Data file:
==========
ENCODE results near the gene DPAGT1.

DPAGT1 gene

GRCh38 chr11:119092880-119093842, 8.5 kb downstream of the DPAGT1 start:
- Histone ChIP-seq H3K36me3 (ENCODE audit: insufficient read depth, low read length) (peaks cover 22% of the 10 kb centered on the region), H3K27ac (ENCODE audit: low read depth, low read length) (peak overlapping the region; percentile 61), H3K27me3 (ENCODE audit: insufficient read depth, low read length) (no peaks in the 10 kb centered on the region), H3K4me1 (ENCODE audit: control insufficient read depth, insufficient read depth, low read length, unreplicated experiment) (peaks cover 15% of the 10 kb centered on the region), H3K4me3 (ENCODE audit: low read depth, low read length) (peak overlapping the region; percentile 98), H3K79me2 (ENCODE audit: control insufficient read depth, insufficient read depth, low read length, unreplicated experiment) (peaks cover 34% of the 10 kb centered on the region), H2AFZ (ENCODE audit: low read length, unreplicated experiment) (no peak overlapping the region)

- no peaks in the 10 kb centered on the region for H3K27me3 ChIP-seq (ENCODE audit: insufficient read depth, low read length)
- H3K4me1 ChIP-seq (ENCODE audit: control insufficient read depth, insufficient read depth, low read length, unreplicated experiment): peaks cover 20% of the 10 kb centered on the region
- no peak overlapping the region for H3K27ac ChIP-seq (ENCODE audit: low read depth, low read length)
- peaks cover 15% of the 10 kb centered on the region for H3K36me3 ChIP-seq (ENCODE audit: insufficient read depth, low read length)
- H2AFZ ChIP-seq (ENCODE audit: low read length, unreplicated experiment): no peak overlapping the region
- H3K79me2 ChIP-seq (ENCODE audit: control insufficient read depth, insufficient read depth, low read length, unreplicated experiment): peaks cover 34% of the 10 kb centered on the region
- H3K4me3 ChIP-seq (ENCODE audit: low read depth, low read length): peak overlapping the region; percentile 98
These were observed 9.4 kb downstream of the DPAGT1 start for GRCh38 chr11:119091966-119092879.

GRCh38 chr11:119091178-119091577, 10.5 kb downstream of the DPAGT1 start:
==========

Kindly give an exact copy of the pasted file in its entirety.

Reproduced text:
ENCODE results near the gene DPAGT1.

DPAGT1 gene

GRCh38 chr11:119092880-119093842, 8.5 kb downstream of the DPAGT1 start:
- Histone ChIP-seq H3K36me3 (ENCODE audit: insufficient read depth, low read length) (peaks cover 22% of the 10 kb centered on the region), H3K27ac (ENCODE audit: low read depth, low read length) (peak overlapping the region; percentile 61), H3K27me3 (ENCODE audit: insufficient read depth, low read length) (no peaks in the 10 kb centered on the region), H3K4me1 (ENCODE audit: control insufficient read depth, insufficient read depth, low read length, unreplicated experiment) (peaks cover 15% of the 10 kb centered on the region), H3K4me3 (ENCODE audit: low read depth, low read length) (peak overlapping the region; percentile 98), H3K79me2 (ENCODE audit: control insufficient read depth, insufficient read depth, low read length, unreplicated experiment) (peaks cover 34% of the 10 kb centered on the region), H2AFZ (ENCODE audit: low read length, unreplicated experiment) (no peak overlapping the region)

- no peaks in the 10 kb centered on the region for H3K27me3 ChIP-seq (ENCODE audit: insufficient read depth, low read length)
- H3K4me1 ChIP-seq (ENCODE audit: control insufficient read depth, insufficient read depth, low read length, unreplicated experiment): peaks cover 20% of the 10 kb centered on the region
- no peak overlapping the region for H3K27ac ChIP-seq (ENCODE audit: low read depth, low read length)
- peaks cover 15% of the 10 kb centered on the region for H3K36me3 ChIP-seq (ENCODE audit: insufficient read depth, low read length)
- H2AFZ ChIP-seq (ENCODE audit: low read length, unreplicated experiment): no peak overlapping the region
- H3K79me2 ChIP-seq (ENCODE audit: control insufficient read depth, insufficient read depth, low read length, unreplicated experiment): peaks cover 34% of the 10 kb centered on the region
- H3K4me3 ChIP-seq (ENCODE audit: low read depth, low read length): peak overlapping the region; percentile 98
These were observed 9.4 kb downstream of the DPAGT1 start for GRCh38 chr11:119091966-119092879.

GRCh38 chr11:119091178-119091577, 10.5 kb downstream of the DPAGT1 start: